China Plunge Protectors Emerge In Last Hour Of Trading To Push Stocks To Session Highs After 10-Day Holiday

Tyler Durden's Photo
by Tyler Durden
Monday, Feb 19, 2024 - 02:55 PM

With onshore traded Chinese stocks closed last week for the Lunar New Year holiday, expectations were high that Monday's reopen would push domestic markets sharply higher if only to catch up with offshore proxies in Hong Kong and in the US, where the Nasdaq China Golden Dragon ETF has ramped sharply higher in recent days.

And while Chinese stocks did initially push higher - buoyed by solid travel and tourism data that suggested consumption revved up even as the broader economy struggles with deflation and a property crisis -  the early thrust quickly fizzled out as it has much of the past year, as investors quickly shifted to selling the lack of news and demanding more than just words from Beijing. Sentiment wasn't helped by property sales once again missing the mark as did the lack of rate reductions on the MLF, despite “Chinese Premier Li Qiang called for “pragmatic and forceful” action to boost the nation’s confidence in the economy.”

As Goldman's Rich Privorotksy wrote this morning, "even with a robust recovery in travel and spend data (LV raising prices in China) underlying issues in property remain thorny and policy support seems restrained. Copper giving back some of Friday's gains as is iron ore, coking coal and the rest of the ferrous complex."

So in a bid to maintain the recent bullish sentiment, with stocks wobbly and threatening to close read after a 10 day hiatus, the plunge protection team appeared on the scene to do just that: protect against a plunge and in the process send Chinese stocks to session highs.

As Bloomberg reports, a number of exchange-traded funds in China tracking the nation’s midcap stocks saw surging turnover. Traded value of both the China AMC CSI 500 ETF and Harvest CSI 500 ETF surged to record highs, while those of Tianhong CSI 500 ETF, BOC International CSI 500 ETF, CIB CSI 500 ETF were also elevated from average levels.

As Bloomberg's John Liu notes, some of these ETFs have been monitored by traders as likely purchase targets by the state.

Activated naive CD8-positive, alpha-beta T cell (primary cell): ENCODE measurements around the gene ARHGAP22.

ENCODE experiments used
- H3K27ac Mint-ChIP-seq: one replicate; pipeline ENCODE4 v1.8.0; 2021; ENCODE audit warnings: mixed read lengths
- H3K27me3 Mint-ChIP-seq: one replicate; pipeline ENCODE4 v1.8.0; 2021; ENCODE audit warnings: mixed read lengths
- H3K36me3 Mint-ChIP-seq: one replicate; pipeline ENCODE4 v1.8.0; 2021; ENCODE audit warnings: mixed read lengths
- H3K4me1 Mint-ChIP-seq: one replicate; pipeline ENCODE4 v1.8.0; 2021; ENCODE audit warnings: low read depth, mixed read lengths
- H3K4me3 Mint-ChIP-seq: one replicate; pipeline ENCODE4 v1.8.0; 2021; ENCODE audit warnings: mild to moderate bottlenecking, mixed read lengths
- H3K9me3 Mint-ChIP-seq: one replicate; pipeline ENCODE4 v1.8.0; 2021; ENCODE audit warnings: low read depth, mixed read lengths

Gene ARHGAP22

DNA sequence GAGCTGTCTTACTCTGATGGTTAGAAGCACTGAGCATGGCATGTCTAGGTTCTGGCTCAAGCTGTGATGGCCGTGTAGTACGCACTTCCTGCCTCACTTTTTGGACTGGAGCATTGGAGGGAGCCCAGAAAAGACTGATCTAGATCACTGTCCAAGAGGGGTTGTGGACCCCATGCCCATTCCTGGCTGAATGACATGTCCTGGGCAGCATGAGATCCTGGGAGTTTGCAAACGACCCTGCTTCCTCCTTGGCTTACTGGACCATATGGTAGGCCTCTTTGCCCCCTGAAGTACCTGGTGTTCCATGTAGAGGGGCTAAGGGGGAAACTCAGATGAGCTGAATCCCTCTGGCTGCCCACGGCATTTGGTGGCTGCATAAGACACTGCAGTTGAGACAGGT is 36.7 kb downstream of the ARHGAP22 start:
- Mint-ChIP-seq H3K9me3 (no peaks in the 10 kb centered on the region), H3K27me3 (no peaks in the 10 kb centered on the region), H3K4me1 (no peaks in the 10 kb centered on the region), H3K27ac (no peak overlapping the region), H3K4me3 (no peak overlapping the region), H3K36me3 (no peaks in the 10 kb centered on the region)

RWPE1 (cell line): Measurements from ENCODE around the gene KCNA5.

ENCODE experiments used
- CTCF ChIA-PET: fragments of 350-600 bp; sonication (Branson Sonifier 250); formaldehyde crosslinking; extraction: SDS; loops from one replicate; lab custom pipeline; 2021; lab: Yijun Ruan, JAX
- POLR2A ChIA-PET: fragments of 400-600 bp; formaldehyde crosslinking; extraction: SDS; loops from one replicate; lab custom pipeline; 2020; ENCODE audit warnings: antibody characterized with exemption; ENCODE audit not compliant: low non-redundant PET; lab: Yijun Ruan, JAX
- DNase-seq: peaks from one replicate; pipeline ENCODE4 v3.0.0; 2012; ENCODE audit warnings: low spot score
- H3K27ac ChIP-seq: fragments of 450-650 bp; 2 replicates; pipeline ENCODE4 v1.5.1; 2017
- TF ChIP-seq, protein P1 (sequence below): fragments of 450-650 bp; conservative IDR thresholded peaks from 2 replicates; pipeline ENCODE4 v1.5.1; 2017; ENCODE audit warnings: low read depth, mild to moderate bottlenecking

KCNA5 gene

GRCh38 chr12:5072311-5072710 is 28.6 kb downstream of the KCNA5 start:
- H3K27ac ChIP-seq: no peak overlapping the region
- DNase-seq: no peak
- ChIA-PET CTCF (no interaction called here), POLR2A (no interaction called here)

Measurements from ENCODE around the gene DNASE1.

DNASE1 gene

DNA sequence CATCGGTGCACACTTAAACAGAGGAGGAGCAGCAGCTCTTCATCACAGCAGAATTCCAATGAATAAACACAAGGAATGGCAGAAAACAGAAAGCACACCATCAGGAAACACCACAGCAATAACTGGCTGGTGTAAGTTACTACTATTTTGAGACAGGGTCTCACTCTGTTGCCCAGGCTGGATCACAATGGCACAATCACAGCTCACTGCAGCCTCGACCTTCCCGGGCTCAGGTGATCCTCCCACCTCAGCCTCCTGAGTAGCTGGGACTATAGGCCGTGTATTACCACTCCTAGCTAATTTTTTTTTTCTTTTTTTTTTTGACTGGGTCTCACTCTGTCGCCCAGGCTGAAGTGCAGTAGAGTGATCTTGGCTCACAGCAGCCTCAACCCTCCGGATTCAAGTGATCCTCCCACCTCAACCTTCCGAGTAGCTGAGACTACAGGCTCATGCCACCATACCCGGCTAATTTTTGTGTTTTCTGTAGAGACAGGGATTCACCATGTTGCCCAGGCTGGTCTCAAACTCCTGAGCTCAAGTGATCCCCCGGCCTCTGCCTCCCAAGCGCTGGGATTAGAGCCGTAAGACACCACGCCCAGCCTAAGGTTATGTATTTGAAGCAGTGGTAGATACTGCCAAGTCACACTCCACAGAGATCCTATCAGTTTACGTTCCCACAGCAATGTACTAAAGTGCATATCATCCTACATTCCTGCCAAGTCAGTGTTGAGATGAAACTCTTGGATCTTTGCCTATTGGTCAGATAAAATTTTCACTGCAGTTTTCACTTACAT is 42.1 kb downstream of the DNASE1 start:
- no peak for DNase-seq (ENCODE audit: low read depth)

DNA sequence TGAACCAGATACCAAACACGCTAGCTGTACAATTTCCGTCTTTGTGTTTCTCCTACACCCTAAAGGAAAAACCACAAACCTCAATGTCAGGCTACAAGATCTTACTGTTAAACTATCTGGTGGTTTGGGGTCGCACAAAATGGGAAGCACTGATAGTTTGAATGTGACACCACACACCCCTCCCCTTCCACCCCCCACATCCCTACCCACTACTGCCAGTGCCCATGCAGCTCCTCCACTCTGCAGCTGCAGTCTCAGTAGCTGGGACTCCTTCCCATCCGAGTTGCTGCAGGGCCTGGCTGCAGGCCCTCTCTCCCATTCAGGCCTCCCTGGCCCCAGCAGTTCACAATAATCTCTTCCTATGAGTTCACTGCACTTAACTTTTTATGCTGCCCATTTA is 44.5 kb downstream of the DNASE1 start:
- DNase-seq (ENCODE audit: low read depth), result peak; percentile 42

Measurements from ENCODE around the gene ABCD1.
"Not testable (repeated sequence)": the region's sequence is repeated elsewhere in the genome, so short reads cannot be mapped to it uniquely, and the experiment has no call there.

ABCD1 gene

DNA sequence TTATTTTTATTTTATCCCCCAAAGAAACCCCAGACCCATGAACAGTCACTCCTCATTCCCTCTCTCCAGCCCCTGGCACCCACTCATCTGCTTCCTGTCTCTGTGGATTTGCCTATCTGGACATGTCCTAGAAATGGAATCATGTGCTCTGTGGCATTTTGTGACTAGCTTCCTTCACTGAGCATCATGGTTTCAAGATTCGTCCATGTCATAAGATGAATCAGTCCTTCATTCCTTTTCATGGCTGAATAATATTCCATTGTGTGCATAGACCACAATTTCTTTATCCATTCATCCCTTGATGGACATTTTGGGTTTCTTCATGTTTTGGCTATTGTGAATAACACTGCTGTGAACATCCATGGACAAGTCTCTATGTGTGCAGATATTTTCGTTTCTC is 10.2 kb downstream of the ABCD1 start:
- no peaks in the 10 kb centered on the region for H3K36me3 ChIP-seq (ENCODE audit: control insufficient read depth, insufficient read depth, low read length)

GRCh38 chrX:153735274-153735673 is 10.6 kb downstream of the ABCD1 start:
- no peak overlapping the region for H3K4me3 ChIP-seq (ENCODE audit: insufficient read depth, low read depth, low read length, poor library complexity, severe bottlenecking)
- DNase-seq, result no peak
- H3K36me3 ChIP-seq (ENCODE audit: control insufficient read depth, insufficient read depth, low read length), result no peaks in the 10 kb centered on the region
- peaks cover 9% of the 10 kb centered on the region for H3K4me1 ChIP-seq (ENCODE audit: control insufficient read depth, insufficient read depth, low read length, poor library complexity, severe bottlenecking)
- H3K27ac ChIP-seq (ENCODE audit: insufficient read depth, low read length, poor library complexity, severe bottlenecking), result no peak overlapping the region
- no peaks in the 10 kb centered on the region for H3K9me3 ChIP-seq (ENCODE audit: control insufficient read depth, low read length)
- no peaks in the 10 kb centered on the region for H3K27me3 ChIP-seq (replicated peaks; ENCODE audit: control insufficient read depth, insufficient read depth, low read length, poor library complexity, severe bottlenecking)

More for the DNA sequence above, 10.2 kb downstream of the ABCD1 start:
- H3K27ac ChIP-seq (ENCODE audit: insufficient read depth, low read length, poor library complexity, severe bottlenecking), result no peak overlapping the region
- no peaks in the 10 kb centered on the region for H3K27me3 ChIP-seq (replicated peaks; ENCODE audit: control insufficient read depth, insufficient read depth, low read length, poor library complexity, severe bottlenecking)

“What’s interesting is that one week before the CNY, they started to buy more of CSI 500 and CSI 1000, which is new. And so for us, that seems to me that they are broadening that scope and hopefully trying to reinforce that message that they do care about market stability,” says Jason Lui, BNP Paribas Head of APAC Equity & Derivative Strategy, in an interview with Bloomberg Television.

The intervention helped the CSI 500 Index pare its losses after falling as much as 1.5% while the benchmark CSI 300 Index closed at session highs, rising 1.2% after briefly dipping into the red earlier.

Still, even with the solild close, Chinese stocks lagged the big advances seen last week in Hong Kong, as buoyant tourism data from the holidays suggest strong consumption, doubts run deep over China’s longer-term battle with a weak economy and property crisis. Also of note is that the PBOC held the interest rate on its one-year policy loans at 2.5% on Sunday, as investors continued to patiently await more stimulus.

As Bloomberg's Ven Ram writes, "on the face of it, Chinese equities seem compellingly cheap: the CSI 300 Index offers a prospective earnings yield of more than 8%, a dividend yield approaching 3%, not to mention a double-digit return on equity. The stock market, as a whole, is trading at just 1.3x its book value, meaning the proxy for the world’s biggest factory is changing hands at nearly what it cost the owners to build the businesses to where they are today."

Yet, cheap can get cheaper as global investors have discovered, with Chinese shares having tumbled for three years in row in 2023. Domestic policymakers have unveiled a host of measures in recent months to prop up stocks, but there is no point trying to restore sentiment when the problems are deeply structural. What is happening with Chinese equities is symptomatic of what is happening with its real economy. Set the latter right, and investors will follow in spades. But trying to address sentiment toward stocks without setting the economy right will pay poor dividends.

In contrast, with its economy in recession, its central bank one giant cartoon and its population a demographic disaster, global investors can’t seem to get enough of stocks in neighboring Japan. There, stocks are extremely expensive, and that would perhaps be an understatement. The earnings’ yield on the Nikkei 225 Index is anemic, the return on equity is not quite compelling and all in the context of an economy that, with some luck, may grow just about 1% this year.

As Ram concludes, "given their relative valuations, it would seem that investors may be tempted sooner rather than later to rotate out of Japan into China. Just now, though, there seem to be few takers."